Assessing How Small Island Communities Prepare for a Tsunami: A Case Study of Phi Phi Island, Thailand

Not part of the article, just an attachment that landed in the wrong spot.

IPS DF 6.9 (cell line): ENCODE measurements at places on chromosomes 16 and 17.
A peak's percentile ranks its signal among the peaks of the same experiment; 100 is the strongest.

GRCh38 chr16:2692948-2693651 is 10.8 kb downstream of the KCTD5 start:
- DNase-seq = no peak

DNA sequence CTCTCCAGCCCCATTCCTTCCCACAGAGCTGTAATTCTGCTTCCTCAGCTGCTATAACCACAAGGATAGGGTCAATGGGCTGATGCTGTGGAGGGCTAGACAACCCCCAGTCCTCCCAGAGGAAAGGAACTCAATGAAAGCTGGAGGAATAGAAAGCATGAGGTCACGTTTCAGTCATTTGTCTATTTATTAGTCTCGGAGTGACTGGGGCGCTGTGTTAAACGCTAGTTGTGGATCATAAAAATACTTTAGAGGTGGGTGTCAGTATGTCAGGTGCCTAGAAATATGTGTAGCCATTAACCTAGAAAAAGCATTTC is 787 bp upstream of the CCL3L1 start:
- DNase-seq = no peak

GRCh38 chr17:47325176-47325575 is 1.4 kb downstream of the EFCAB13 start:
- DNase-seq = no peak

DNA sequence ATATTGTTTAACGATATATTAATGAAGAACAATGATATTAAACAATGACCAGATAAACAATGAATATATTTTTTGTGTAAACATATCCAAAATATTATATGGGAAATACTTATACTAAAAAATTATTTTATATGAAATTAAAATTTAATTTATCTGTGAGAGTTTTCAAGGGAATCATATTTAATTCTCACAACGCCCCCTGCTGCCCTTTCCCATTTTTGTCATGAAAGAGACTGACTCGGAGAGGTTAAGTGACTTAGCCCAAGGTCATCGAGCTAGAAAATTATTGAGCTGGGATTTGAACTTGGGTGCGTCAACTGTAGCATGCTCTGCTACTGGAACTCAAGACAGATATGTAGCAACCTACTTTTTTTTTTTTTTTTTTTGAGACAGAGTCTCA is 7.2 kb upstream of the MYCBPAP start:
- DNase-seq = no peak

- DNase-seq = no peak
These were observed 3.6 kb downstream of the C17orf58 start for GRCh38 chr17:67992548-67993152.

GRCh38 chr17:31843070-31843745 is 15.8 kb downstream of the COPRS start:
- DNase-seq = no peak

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The 2004 Indian Ocean tsunami revealed that the west coast, and many of its small islands, in the Andaman Sea are vulnerable to tsunamis. Such a devastating event also emphasised the importance of having local communities well prepared to deal with future tsunamis. Since the 2004 Indian Ocean tsunami, a number of risk mitigation measures have been developed in the tsunami prone-areas. However, about 11 years after the event, little is known about the levels of preparedness of Thai residents living on islands exposed to tsunamis. This study aims to identify the elements underlying preparedness of the local people residing in Thai small islands, and scrutinize the preparedness measures undertaken by the government agencies since the 2004 Indian Ocean tsunami. Phi Phi Island was used as a case study as it is representative of the many small islands located in the Andaman Sea. The present research relied on a questionnaire survey carried out with over 20 permanent residents from Phi Phi Island – about 10 percent of the residents living in the study area. This research also utilised field observation and analysis of relevant documents, including policy documents, reports, and academic publications. Findings show that preparedness behaviours of the local residents was widely affected by their personal perception, belief, and bias of prior experience to tsunamis. The available resources within the local residents’ daily context (e.g. time, finances) and trust in the authority were crucial factors that considerably affected making decisions in taking preparedness. Many preparedness measures have been addressed in the Island (e.g. Tsunami Early Warning, Tsunami Warning Signage, Land Plan Use Guideline); however, challenges regarding their effectiveness and insufficient maintenance of those measures are evident. The present study recommends that local communities and the elements that shape their perception of tsunamis, should be, to a greater extent, integrated in the preparedness activities carried out by local government agencies. Moreover, strengthrning Community-Based Disaster Risk Management (CBDRM) approach is likely to be useful in order to promote tsunami preparedness.